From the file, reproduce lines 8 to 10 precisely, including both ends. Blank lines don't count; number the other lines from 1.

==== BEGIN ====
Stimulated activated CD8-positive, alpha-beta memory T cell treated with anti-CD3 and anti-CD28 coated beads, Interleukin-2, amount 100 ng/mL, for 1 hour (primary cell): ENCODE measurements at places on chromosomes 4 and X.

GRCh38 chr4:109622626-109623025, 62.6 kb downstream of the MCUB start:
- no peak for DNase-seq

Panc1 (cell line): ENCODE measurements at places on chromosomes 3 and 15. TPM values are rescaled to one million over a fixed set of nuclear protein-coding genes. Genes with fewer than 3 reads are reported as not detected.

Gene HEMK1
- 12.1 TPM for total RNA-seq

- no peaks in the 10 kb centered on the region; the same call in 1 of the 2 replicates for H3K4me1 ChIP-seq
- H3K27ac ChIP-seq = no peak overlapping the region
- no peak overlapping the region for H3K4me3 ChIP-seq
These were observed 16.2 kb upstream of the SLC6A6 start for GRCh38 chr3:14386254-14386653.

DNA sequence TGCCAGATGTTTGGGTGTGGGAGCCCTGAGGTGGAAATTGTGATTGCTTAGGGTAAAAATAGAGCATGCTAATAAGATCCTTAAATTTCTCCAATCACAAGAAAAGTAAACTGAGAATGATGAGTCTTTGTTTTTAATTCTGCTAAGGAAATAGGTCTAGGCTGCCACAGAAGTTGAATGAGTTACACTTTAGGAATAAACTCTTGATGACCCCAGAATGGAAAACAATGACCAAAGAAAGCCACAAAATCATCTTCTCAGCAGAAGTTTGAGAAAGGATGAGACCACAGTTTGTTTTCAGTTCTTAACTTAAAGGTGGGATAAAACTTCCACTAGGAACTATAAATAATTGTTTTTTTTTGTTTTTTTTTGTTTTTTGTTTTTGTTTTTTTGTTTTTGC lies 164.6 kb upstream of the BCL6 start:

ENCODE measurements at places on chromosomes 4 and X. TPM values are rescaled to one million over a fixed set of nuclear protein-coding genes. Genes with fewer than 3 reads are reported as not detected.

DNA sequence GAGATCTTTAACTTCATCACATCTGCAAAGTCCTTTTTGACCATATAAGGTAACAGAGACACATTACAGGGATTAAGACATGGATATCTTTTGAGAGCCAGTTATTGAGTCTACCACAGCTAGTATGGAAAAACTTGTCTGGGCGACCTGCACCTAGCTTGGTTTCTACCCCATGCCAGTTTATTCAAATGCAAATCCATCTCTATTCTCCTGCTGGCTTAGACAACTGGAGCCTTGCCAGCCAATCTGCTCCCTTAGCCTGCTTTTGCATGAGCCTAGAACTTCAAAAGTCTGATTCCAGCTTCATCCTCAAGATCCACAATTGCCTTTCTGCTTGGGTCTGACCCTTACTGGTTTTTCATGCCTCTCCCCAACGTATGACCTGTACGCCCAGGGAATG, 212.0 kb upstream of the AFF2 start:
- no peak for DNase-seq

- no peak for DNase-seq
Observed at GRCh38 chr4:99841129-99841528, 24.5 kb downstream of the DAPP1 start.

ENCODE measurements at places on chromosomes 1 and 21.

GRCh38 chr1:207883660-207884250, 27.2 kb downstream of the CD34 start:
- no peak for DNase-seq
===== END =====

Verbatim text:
- H3K27ac ChIP-seq = no peak overlapping the region
- no peak overlapping the region for H3K4me3 ChIP-seq
These were observed 16.2 kb upstream of the SLC6A6 start for GRCh38 chr3:14386254-14386653.